The firm Ami Doduco's primary business is electrical contacts, but it is also a leader in precious-metal recovery. As raw materials become scarcer, the economic importance of metal recycling is set to increase.
Silver crystals resulting from the precious-metals recovery process at Doduco
The tangled mass of thin metal strips in a waist-high cardboard box has value, allegedly, even though they look like film that has been unspooled and tossed carelessly in a pile.
But Bernhard Markowis sees money here. You just have to look closely, he says, reaching into the pile and pulling out a handful.
"There's a lot of copper in here," he says, showing it to a visitor. "But you can see these small silver-colored bits." With his index finger he points to small silver splotches, no bigger than the head of a pin.
For 30 years, Markowis has recycled precious metals for Ami Doduco, and for those three decades, he has watched how the manufacturing industry continually puts him and his company to the test.
While silver is found in a variety of industrial and consumer products - refrigerators, ointments and computer keyboards - the concentrations are often so low that it isn't worth the time and effort required to recover the metal. Silver recovery is an expensive process.
Material is melted to determine its metal composition
In Doduco's recycling area, large furnaces give the place the look of a steel mill. Up to 700 kilos of metal strips can be fed into the furnaces, which are heated to temperatures reaching 1,000 degrees Celsius.
The resulting molten metal is then taken to the laboratory, where it is analyzed for precious elements and copper, and their weights are determined. It is on this basis that Doduco charges its clients, who can also choose to take their metal to an independent lab for analysis, if they want.
After the analysis is complete the real recovery work begins. Robert Sorber, the product manger for silver powder at Doduco, uses a burn-off method or chemical and electrolytic processes to recover the precious metal.
The more the workers processes the worker have to employ to separate the elements, the more expensive it becomes for clients.
Sorber compares it to a laundry, where people pay money to get their clothes back clean. "With us, they get their precious metals back, after they've paid for the cleaning," he said.
Copper is filtered out of metal plates through an electrolytic process
Doduco has electrical component production sites in Spain, Mexico and China, but all precious-metal recovery work is done in Germany. Its foreign plants send all of their scrap to the headquarters in Pforzheim in southwestern Germany, with one important exception: China.
China has long recognized the potential of scrap as an important source of raw materials and does not allow its export. It stores its scrap for later recycling.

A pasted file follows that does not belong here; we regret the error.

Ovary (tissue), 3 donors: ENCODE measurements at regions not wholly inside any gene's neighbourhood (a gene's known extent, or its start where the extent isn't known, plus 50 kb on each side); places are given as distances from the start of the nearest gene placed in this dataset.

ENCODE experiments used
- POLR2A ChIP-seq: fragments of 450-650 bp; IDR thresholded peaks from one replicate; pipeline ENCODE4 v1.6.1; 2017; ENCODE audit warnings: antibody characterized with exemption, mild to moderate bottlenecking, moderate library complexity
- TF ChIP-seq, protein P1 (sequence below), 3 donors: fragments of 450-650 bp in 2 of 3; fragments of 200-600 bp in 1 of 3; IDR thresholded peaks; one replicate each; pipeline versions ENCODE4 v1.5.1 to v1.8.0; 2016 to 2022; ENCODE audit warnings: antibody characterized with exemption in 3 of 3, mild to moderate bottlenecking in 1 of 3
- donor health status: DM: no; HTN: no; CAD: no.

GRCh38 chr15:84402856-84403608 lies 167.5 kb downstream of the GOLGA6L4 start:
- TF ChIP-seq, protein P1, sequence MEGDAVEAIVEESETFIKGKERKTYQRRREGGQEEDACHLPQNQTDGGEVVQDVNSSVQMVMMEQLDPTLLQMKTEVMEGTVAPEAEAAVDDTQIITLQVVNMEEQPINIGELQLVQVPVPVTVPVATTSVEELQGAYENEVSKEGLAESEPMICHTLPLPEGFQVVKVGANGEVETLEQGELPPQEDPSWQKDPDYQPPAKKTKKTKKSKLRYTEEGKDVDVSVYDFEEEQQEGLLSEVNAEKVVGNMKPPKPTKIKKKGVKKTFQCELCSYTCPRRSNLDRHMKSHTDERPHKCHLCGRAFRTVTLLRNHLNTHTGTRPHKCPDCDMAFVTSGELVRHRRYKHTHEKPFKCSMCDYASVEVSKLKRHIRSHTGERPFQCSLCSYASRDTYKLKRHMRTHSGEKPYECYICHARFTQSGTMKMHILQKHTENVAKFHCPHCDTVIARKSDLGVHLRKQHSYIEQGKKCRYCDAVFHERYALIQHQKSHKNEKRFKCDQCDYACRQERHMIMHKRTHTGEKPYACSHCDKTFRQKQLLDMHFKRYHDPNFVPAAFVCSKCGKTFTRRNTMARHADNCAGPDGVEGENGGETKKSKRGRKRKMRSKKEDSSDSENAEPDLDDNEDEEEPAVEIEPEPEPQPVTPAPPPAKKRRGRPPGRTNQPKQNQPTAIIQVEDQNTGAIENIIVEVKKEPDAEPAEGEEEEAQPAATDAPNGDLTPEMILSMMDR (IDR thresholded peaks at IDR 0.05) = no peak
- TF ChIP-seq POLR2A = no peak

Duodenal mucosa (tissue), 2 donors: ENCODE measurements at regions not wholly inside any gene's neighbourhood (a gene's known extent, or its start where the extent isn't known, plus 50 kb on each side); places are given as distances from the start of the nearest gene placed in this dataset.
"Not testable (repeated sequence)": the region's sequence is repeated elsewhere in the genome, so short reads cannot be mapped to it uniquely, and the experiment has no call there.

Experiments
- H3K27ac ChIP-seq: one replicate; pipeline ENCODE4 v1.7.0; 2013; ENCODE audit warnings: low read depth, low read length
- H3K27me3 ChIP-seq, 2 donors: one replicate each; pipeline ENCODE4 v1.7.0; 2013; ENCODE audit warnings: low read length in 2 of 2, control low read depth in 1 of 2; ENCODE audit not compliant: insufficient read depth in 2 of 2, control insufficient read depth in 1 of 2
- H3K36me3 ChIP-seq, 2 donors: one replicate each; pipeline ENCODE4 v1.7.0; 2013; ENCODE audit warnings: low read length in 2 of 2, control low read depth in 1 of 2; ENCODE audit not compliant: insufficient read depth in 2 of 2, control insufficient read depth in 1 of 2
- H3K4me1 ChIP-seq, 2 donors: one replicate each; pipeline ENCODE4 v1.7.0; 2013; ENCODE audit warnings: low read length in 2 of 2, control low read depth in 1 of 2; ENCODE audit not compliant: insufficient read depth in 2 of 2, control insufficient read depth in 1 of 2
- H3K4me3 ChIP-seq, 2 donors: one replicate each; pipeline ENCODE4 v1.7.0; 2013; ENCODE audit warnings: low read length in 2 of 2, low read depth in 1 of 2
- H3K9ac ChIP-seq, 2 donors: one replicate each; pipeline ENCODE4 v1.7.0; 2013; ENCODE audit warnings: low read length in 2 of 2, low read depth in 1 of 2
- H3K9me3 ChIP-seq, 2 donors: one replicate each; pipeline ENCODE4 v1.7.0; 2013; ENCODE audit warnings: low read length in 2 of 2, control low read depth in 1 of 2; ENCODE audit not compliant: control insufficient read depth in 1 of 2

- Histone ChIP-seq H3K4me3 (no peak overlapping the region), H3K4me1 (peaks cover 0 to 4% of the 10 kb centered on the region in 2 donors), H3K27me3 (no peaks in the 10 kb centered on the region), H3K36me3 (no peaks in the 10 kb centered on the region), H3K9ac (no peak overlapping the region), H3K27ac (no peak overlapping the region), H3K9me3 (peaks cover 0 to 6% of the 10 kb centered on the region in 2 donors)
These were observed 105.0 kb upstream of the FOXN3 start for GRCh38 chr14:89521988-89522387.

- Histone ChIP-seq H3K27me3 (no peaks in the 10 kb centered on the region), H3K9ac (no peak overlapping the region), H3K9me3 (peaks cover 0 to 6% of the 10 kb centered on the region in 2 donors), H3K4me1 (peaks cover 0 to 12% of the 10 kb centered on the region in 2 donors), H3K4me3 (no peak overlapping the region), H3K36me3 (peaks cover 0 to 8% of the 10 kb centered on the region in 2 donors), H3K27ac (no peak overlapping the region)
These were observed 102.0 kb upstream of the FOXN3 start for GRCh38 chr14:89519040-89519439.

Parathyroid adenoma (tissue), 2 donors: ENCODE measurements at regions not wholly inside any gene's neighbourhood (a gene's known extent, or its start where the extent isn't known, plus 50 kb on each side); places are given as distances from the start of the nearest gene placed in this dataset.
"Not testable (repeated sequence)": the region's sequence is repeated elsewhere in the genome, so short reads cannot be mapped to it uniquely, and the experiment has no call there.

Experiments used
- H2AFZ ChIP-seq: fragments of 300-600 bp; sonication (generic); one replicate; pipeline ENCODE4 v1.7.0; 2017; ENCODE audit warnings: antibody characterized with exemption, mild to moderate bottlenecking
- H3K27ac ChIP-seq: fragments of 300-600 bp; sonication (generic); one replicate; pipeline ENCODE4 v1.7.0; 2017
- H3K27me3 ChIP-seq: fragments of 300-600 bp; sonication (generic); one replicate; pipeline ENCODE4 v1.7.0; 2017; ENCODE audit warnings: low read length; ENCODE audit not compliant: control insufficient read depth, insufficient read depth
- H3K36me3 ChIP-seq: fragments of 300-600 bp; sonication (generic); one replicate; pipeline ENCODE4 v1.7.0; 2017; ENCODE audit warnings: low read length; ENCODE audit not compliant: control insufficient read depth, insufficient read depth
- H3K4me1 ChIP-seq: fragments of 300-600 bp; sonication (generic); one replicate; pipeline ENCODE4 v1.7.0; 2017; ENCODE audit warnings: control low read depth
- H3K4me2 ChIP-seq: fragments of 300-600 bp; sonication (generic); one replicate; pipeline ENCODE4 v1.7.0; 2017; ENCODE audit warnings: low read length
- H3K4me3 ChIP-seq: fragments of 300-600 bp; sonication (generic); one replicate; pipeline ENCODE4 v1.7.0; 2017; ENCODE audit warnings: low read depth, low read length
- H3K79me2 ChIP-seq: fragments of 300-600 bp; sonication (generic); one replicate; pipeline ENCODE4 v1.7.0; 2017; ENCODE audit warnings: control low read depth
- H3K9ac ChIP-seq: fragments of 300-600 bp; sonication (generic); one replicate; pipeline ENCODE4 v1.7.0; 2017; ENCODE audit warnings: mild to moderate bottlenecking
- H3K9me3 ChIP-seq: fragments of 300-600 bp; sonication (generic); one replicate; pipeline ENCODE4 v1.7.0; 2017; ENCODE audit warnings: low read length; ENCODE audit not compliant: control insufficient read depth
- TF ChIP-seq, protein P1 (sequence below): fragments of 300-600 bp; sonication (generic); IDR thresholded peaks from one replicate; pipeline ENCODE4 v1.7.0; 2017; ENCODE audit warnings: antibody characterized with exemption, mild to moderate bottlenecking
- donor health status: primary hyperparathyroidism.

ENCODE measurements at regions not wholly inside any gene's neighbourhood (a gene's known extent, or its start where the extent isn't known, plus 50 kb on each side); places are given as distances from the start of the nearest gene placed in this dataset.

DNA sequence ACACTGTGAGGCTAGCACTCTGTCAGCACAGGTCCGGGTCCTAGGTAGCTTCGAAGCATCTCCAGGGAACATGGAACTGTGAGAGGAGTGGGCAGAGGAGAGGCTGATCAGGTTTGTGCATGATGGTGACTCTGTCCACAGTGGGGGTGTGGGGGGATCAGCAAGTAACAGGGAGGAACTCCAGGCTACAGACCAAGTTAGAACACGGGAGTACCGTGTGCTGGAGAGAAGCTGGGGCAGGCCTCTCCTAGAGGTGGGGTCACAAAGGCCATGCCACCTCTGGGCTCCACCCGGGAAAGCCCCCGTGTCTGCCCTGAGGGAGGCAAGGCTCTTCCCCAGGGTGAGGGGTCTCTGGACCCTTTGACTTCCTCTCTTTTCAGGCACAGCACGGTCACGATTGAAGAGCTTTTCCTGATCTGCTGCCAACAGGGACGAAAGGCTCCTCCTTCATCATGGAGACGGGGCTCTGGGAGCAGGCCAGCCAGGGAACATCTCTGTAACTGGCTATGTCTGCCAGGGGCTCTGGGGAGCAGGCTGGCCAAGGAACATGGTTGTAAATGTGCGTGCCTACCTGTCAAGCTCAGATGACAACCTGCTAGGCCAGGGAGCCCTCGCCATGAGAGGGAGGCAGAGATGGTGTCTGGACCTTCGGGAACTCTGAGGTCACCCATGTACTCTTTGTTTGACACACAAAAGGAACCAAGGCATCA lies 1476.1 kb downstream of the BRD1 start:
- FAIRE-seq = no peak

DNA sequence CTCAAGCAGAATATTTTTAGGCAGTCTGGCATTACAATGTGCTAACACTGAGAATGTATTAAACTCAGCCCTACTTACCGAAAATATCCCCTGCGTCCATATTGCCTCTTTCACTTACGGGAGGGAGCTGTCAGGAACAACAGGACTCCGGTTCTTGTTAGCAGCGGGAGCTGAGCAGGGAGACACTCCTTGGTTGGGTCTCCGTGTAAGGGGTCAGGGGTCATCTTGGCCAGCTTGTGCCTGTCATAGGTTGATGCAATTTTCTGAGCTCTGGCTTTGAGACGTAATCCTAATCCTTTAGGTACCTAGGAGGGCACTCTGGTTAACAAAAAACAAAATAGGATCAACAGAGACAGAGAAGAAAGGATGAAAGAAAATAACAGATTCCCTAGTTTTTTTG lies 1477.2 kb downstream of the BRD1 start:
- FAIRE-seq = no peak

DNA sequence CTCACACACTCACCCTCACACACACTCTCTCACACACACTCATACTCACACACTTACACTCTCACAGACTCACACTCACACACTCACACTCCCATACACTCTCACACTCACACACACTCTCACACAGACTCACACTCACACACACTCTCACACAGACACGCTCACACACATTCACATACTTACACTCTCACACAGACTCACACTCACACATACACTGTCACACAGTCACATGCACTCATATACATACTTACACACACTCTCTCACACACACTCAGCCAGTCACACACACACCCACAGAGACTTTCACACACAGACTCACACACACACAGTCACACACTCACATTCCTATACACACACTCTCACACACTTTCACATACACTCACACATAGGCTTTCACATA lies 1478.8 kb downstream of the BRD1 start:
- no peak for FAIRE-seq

In the past, Doduco would only accept scrap that had a silver content of at least five percent, although today, one percent is enough for Markowis to fire up his furnaces and start the recovery process.
A global leader
In one rectangular basin filled with a bluish liquid, metal plates have been positioned at regular distances from each other and an electric current passes through them. At their edges, silver crystals are growing.
"When women see this, they usually get pretty excited," said Markowis, looking at his visitor's face for a second to confirm his observation before continuing.
The plates are lifted out of the liquid once every 20 minutes so the crystals fall off and can be taken out. If the plates are left alone too long, the crystals would grow until they reached the neighboring plate, which would result in a short circuit.
Robert Sorber inspects a container with recovered silver worth about 550,000 euros
Doduco recycles about 400 tons of silver per year. Its biggest competitor, the Allgemeine Gold- und Silberscheideanstalt, also based in Pforzheim, processes about the same amount. If Doduco were a country, it would be the world's 13th largest silver producer, according to Armin Nittel, head of the company's precious-metals recovery unit.
If all German recovery companies were put together, they would jump to fifth place.
Nittel thinks there is still room to grow. He says 60 percent of used silver ends up in garbage dumps. He wants to lower that number.
A kilo for a ton
The high price of silver right now is helping Nittel do that. Over the past five years, silver has risen from just over $8.00 per ounce to over $25.00. At the same time, the price increase makes his job harder as well. Manufacturers are continually looking for new ways to use less silver in their products than they do now.
Despite that, the silver content of scrap is still higher than in ore, Nittel says. To recover two to three grams of gold or silver, it is necessary to mine about one ton of rock, while one kilo of scrap will yield the same result.
About one-fifth of silver comes from some kind of recovery process; with gold, the percentage is even higher.
"Recycling is an important factor in ensuring that industry has the amount of precious metals it needs," Nittel said.
Author: Jutta Wasserrab (jam)
Editor: Sam Edmonds